Self determination refers to a student’s ability to make choices and decisions, to utilize skills of assertiveness and self advocacy, and to practice setting and working toward personal and professional goals.

The recreation and leisure component of the ECC encourages a student to develop an understanding of various options for leisure and enjoyment so that students can make choices that fit their interests. This may involve learning about and participating in sports, music, art, or other recreational activities in a student’s community.

Student using a magnifying glass in a store

How does the ECC work within the context of Transition?

The Expanded Core Curriculum can be tailored to students of all ages and ability levels. Instruction in the ECC can happen during or outside of the typical school day. Some instructional activities tie specifically to one ECC component or another, as braille instruction ties to compensatory skills or participating in a work experience ties to career education. However, the ECC allows for creativity in instruction. A student learning to make a sandwich with her parents is practicing independent living skills of meal preparation and sensory efficiency as she explores the textures and smells of the food she is working with. A student learning to play a new game at recess is learning about recreation and leisure, practicing social interaction skills with her classmates, using orientation and mobility skills as she learns to move safely around the playground, and perhaps even learning about assistive technology with a ball that beeps or jingles as it is passed. When a student goes to a restaurant, she practices orientation and mobility skills as she gets safely to her seat, independent living skills as she eats her meal, and career education skills as she learns about the various workers in the restaurant and what they do. The ECC can be interwoven into many activities that students, families, and teachers do every day.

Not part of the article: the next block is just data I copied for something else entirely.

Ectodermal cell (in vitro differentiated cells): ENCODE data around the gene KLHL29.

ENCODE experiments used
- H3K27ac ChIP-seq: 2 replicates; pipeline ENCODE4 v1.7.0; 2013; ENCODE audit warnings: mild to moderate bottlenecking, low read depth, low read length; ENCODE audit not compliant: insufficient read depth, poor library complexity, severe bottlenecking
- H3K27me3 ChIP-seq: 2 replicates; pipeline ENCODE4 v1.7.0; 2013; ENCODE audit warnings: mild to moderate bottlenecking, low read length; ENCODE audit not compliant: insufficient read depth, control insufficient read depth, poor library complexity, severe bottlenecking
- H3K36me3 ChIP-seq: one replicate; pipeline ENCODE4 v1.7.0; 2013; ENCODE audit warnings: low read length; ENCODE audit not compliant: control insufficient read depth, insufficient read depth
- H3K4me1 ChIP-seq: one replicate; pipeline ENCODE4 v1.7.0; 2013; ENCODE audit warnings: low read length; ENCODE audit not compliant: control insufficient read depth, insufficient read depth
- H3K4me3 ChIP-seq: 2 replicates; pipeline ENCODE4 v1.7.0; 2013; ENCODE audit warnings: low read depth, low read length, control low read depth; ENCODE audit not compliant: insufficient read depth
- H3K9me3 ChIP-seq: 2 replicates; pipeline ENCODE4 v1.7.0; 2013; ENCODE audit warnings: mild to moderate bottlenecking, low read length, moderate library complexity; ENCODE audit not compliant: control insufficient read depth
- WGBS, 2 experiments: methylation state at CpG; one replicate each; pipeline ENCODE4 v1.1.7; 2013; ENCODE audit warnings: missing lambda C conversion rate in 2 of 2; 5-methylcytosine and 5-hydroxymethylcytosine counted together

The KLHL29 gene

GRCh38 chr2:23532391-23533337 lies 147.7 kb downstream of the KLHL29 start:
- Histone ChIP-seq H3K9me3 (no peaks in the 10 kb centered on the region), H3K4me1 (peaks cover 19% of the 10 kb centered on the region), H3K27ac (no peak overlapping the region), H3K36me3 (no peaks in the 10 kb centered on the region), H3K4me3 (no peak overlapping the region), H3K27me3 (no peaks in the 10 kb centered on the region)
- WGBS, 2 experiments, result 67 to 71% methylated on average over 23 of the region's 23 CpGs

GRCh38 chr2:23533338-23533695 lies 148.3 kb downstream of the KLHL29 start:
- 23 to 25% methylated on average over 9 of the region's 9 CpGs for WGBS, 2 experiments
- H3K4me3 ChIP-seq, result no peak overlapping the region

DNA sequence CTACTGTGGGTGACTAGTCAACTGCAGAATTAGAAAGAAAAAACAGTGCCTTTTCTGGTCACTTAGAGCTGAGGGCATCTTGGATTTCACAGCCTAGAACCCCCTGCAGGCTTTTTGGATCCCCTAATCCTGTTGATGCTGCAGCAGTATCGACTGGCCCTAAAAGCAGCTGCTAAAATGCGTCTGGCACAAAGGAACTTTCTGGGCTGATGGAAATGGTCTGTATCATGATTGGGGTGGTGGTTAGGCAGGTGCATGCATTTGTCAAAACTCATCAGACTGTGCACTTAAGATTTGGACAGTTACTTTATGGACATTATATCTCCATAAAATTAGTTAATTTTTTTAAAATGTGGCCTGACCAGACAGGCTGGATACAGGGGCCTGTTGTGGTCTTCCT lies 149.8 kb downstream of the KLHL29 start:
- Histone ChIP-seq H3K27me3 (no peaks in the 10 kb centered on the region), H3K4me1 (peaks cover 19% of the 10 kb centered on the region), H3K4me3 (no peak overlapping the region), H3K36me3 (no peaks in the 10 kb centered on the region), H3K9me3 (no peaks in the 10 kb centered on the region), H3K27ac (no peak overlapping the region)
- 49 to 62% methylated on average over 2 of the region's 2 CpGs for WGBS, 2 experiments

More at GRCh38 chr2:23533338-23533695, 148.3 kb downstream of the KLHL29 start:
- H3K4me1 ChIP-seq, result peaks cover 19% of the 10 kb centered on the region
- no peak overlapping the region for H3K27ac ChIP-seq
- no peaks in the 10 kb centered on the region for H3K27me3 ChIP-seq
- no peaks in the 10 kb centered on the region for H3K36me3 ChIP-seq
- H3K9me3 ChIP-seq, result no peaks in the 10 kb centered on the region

Expanded Core Curriculum and Transition

When a student leaves high school, she is expected to have a grasp of academic subjects such as Math, Science, and Language Arts. For a student who is blind or visually impaired with or without additional disabilities, learning these academic subjects would be difficult without instruction in ECC areas such as assistive technology and compensatory strategies (braille reading skills, etc.) Furthermore, having the skills to live and work as adults will also require instruction in the ECC in areas such as independent living and career education. Receiving instruction in the Expanded Core Curriculum better prepares students for a transition to adult life, whether that life involves work, post-secondary education, residential or day programming, or another path.

When we consider transition for our students from school to adult life, we often think about what they will do next. Which living option is best for her? Can she go to school? Where could she get a good job? However, we also inevitably have other questions that extend beyond what path is best. Will she be safe? Will she have friends? How can she get involved in her community? Instruction in the Expanded Core Curriculum helps to prepare a student for whatever path she takes, but it also goes beyond specific preparation for next steps. The ECC aims to ensure that a student stepping into the world of adult living has the knowledge and the skills to be confident, competent, and happy. Transition can be daunting for parents, students, and teachers alike, but students instructed in the ECC can be well-prepared for the challenges and joys that they will encounter along the way.

Pinterest collage for transition and the ECC

By Courtney Tabor-Abbott